Read "A Brief History of Time" by Stephen Hawking available from Rakuten Kobo . Sign up today and get $5 off your first download. #1 NEW YORK TIMES. Read "A Brief History Of Time From Big Bang To Black Holes" by Stephen Hawking available from Rakuten Kobo. Sign up today and get RS. off your first. Editorial Reviews. scretch.info Review. Stephen Hawking, one of the most brilliant theoretical Kindle Store · Kindle eBooks · Science & Math.
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A landmark volume in science writing by one of the great minds of our time, Stephen Hawking’s book explores such profound questions as: How did the universe begin—and what made its start possible? With exciting images and profound imagination, Stephen Hawking brings us closer to. A Brief History Of Time by Stephen HawkingHawking attempts to explain a range of subjects in cosmology, including the Big Bang, black holes. Stephen Hawking A Brief History Of Time. byStephen Hawking. Topics time, space, stephen, stephen hawking, vikasmahavir, ebooks, ebook.
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Your name. Close Send. Remember me Forgot password? Stephen Hawking manages to make difficult concepts easier for the common person to understand through his explanations, and he uses metaphors that make understanding easier.
He explores how theories have developed over time starting all the way back from Aristotle , how some have been discarded after being disproved and others evolving to what we understand as our modern day view of the universe.
He also explores how certain inconsistencies or problems may arise with these theories, and then offers plausible explanations and solutions not all of the theories have been completely proven yet. Besides making these difficult subjects easier to understand, he also manages to insert humour throughout his writing, so it's entertaining and not dry. The title, A Brief History of Time, doesn't even really give the book enough credit, as Hawking covers so many different concepts in such a short novel.
Definitely worth reading for anyone interested in the universe. Date published: Rated 4 out of 5 by MattWeeb from Must read The book is very interesting and the concepts are understandable for an average person Date published: Rated 5 out of 5 by Emma from lots to learn A very interesting and thoughtful read, with lots to think about.
This book is being read in the movie of the Prisoner of Azkaban by a man in the Leaky Cauldron. Date published: Rated 5 out of 5 by Robert from One of the foremost books of our time I'm not sure why this book is not in every high school's science classes' curriculum. If the movie on Hawking's life gets you excited about Hawking's book, then its purpose has been fulfilled.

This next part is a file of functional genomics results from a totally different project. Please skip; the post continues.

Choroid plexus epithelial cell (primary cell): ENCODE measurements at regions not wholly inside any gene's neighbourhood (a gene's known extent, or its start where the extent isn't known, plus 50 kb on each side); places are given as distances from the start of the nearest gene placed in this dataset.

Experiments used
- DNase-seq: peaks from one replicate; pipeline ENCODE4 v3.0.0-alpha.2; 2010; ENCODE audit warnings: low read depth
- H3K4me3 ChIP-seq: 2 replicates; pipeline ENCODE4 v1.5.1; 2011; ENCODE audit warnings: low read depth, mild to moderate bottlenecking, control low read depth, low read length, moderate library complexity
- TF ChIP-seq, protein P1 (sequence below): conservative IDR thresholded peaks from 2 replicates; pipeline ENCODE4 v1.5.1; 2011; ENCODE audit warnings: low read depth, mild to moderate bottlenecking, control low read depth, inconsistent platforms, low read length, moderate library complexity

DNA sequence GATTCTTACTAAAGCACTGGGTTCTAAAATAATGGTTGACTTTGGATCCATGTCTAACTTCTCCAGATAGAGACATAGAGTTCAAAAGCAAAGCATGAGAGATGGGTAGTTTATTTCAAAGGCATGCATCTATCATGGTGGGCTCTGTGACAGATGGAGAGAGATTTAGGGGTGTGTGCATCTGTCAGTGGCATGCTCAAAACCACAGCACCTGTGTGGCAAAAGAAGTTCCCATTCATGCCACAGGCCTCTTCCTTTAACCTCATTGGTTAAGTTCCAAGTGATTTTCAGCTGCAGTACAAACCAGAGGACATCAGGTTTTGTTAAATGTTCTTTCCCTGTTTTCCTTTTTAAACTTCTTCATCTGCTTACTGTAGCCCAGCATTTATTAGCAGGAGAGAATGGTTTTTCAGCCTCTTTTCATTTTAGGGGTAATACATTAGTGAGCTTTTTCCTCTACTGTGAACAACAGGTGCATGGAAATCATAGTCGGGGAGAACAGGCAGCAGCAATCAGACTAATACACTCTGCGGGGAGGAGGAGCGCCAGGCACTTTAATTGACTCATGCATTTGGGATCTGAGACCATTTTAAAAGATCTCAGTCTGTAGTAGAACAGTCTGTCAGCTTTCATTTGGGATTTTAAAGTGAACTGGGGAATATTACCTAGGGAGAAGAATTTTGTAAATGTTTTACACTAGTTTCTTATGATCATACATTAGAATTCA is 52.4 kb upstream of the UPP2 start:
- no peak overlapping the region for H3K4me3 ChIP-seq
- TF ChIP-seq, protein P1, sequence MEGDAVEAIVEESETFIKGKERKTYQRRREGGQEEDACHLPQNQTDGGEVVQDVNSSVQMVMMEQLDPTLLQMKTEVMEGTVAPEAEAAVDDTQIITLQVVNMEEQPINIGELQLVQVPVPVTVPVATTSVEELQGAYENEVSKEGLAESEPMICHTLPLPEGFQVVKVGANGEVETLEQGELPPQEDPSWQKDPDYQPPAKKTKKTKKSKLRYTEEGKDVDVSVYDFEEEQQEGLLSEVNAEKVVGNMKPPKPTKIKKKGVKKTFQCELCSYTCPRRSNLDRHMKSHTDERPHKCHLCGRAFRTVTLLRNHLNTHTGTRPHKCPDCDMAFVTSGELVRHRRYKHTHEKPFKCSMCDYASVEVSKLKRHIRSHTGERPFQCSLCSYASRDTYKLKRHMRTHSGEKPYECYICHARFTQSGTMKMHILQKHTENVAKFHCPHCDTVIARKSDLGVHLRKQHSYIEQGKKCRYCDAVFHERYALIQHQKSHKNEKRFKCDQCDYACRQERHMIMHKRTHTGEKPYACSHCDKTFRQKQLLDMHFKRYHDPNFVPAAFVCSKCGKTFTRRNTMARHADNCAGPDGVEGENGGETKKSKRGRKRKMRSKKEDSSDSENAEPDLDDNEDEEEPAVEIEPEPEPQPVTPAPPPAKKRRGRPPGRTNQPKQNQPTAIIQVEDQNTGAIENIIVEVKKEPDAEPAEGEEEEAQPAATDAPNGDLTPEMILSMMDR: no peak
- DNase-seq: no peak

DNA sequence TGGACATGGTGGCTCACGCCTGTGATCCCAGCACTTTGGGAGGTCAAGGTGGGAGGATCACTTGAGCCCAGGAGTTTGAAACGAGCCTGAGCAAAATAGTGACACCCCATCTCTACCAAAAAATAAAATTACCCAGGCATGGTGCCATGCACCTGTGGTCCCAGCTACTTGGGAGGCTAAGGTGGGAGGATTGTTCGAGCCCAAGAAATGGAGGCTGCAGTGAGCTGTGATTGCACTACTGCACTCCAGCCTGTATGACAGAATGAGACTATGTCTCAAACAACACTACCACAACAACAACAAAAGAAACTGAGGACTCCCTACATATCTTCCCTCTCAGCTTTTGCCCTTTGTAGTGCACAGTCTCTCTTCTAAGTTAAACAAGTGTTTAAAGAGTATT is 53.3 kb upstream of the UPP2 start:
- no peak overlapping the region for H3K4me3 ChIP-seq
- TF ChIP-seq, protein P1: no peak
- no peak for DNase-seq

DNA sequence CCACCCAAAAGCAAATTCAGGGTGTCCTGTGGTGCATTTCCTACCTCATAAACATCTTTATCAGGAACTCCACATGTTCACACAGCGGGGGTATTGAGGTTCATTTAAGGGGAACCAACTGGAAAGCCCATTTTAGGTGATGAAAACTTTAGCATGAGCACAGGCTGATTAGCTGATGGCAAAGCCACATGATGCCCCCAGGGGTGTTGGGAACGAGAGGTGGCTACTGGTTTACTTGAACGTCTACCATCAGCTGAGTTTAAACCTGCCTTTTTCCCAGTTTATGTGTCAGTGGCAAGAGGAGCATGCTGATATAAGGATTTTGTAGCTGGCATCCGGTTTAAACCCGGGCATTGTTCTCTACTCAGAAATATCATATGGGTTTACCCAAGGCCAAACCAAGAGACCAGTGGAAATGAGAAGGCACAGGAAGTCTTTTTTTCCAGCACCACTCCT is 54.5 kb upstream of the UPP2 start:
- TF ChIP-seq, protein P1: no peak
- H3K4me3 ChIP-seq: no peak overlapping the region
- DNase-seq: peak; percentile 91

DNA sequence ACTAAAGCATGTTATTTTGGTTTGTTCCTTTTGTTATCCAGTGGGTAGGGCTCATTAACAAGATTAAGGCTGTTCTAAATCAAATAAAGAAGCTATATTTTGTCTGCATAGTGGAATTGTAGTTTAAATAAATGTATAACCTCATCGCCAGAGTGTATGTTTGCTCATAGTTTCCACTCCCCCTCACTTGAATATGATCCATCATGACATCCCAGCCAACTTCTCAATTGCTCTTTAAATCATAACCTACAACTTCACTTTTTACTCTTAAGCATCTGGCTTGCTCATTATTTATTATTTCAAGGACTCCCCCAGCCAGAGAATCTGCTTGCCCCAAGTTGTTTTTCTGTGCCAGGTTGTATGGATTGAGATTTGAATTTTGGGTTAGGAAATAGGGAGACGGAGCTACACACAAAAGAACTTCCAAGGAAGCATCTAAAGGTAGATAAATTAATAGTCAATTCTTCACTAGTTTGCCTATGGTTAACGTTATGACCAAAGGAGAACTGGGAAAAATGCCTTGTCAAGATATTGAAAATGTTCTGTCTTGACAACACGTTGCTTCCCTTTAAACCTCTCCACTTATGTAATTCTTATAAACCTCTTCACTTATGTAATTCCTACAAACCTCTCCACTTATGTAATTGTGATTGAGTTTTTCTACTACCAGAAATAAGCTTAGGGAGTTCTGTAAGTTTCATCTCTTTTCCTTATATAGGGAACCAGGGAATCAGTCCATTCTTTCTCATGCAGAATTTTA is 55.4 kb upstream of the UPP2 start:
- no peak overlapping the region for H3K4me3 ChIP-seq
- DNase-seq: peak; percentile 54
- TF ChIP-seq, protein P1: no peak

If this book gets you excited about science or reading, Hawking really has brought physics to the masses. Date published: Rated 5 out of 5 by Dave from great knowledge He tried to explain the complex ideas in simple ways, but some places are still hard to understand Date published: Rated 5 out of 5 by Anika from Must read once in yo life fam Sometimes difficult to understand but one of the best books I ever read. Date published: Rated 5 out of 5 by David from Not only an excellent science book; but an incredible book in its own right.
Although it can be quite complicated at times, this book is extraordinary and allows us "normal people" a peek into the world of physics, mathematics and quantum mechanics. Date published: Rated 4 out of 5 by Amanda from Not for everyone Dr.
Hawking explains some difficult concepts in an accessible fashion, but this is still a very theoretical book and some wouldn't enjoy it.
Date published: Rated 2 out of 5 by theicecamel from Visionary science!
I'm not sure 2-stars is a fair rating for this book. Hawking does a great job at explaining some pretty complex concepts in this book while throwing in a few jokes here and there. But for me, this kind of science is just too far on the theoretical side for me.
While I would say half of this book was quite over my head in terms of quantam mechanics, the bits I learned was impressive. This book was put together probably as simple as advanced mathematics, quantam mechanics, physics, science and the universe can be put in to lament's terms.
I think as I read it over, and perhaps more of his books I will continue to learn and expand my understanding of the world I live in. I am grateful that Mr. Hawkings has even taken the time to write to the 'normal' folks and masses what the brilliant minds of this world have discovered.
It makes me strive to understand and learn more about who we are, where we came from and where we are heading as a civilization and as a universe.
This book is famous like its author. Its wonder lies in the fact that the forefront of physics is portrayed in laymen's terms. Thus the theories behind quantum mechanics, relativity, black holes, time travel, and wormholes can all be comprehended by the average person. Every time I pick up this paperback, I feel humbled by the grandeur of our mysterious universe.
Needless to say, the origin of the universe may just provide a clue to the birth of life. Of all the theories described in the book, I was most intrigued by Einstein's special theory of relativity. Before the dawn of the 20th Century, the Michelson-Morley experiment was conducted to substantiate the existence of a substance called "ether.
Throughout the next twenty years, numerous futile attempts were made to explain the surprising results of the experiment.